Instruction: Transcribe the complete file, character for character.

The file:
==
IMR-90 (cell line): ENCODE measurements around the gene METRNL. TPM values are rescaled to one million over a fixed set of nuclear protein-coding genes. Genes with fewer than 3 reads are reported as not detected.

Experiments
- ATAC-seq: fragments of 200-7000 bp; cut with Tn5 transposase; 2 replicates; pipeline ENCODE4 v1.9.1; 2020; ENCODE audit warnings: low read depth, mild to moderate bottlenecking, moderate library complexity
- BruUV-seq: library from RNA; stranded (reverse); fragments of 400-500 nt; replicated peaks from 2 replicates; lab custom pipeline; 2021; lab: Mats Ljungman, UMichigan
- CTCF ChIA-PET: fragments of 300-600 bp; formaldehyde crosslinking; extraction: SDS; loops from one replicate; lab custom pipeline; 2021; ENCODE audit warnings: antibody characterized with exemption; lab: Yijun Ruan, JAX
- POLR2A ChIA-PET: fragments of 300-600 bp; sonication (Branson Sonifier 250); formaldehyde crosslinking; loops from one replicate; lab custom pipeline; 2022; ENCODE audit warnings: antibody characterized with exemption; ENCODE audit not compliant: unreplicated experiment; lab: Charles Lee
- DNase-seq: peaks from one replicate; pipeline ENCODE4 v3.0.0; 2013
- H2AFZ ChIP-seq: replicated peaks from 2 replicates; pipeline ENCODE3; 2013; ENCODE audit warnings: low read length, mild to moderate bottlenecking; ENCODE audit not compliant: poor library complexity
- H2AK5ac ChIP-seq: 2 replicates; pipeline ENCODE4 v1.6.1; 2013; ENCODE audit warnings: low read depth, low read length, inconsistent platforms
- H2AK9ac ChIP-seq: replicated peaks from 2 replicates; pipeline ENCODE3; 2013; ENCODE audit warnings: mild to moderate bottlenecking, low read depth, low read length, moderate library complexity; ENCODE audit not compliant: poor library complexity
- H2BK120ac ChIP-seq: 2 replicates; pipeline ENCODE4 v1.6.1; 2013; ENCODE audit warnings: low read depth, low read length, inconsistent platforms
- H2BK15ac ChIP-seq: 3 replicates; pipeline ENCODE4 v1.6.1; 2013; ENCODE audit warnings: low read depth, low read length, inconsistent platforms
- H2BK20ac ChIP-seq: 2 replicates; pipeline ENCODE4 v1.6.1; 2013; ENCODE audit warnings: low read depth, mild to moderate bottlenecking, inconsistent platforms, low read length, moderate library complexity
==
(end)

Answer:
IMR-90 (cell line): ENCODE measurements around the gene METRNL. TPM values are rescaled to one million over a fixed set of nuclear protein-coding genes. Genes with fewer than 3 reads are reported as not detected.

Experiments
- ATAC-seq: fragments of 200-7000 bp; cut with Tn5 transposase; 2 replicates; pipeline ENCODE4 v1.9.1; 2020; ENCODE audit warnings: low read depth, mild to moderate bottlenecking, moderate library complexity
- BruUV-seq: library from RNA; stranded (reverse); fragments of 400-500 nt; replicated peaks from 2 replicates; lab custom pipeline; 2021; lab: Mats Ljungman, UMichigan
- CTCF ChIA-PET: fragments of 300-600 bp; formaldehyde crosslinking; extraction: SDS; loops from one replicate; lab custom pipeline; 2021; ENCODE audit warnings: antibody characterized with exemption; lab: Yijun Ruan, JAX
- POLR2A ChIA-PET: fragments of 300-600 bp; sonication (Branson Sonifier 250); formaldehyde crosslinking; loops from one replicate; lab custom pipeline; 2022; ENCODE audit warnings: antibody characterized with exemption; ENCODE audit not compliant: unreplicated experiment; lab: Charles Lee
- DNase-seq: peaks from one replicate; pipeline ENCODE4 v3.0.0; 2013
- H2AFZ ChIP-seq: replicated peaks from 2 replicates; pipeline ENCODE3; 2013; ENCODE audit warnings: low read length, mild to moderate bottlenecking; ENCODE audit not compliant: poor library complexity
- H2AK5ac ChIP-seq: 2 replicates; pipeline ENCODE4 v1.6.1; 2013; ENCODE audit warnings: low read depth, low read length, inconsistent platforms
- H2AK9ac ChIP-seq: replicated peaks from 2 replicates; pipeline ENCODE3; 2013; ENCODE audit warnings: mild to moderate bottlenecking, low read depth, low read length, moderate library complexity; ENCODE audit not compliant: poor library complexity
- H2BK120ac ChIP-seq: 2 replicates; pipeline ENCODE4 v1.6.1; 2013; ENCODE audit warnings: low read depth, low read length, inconsistent platforms
- H2BK15ac ChIP-seq: 3 replicates; pipeline ENCODE4 v1.6.1; 2013; ENCODE audit warnings: low read depth, low read length, inconsistent platforms
- H2BK20ac ChIP-seq: 2 replicates; pipeline ENCODE4 v1.6.1; 2013; ENCODE audit warnings: low read depth, mild to moderate bottlenecking, inconsistent platforms, low read length, moderate library complexity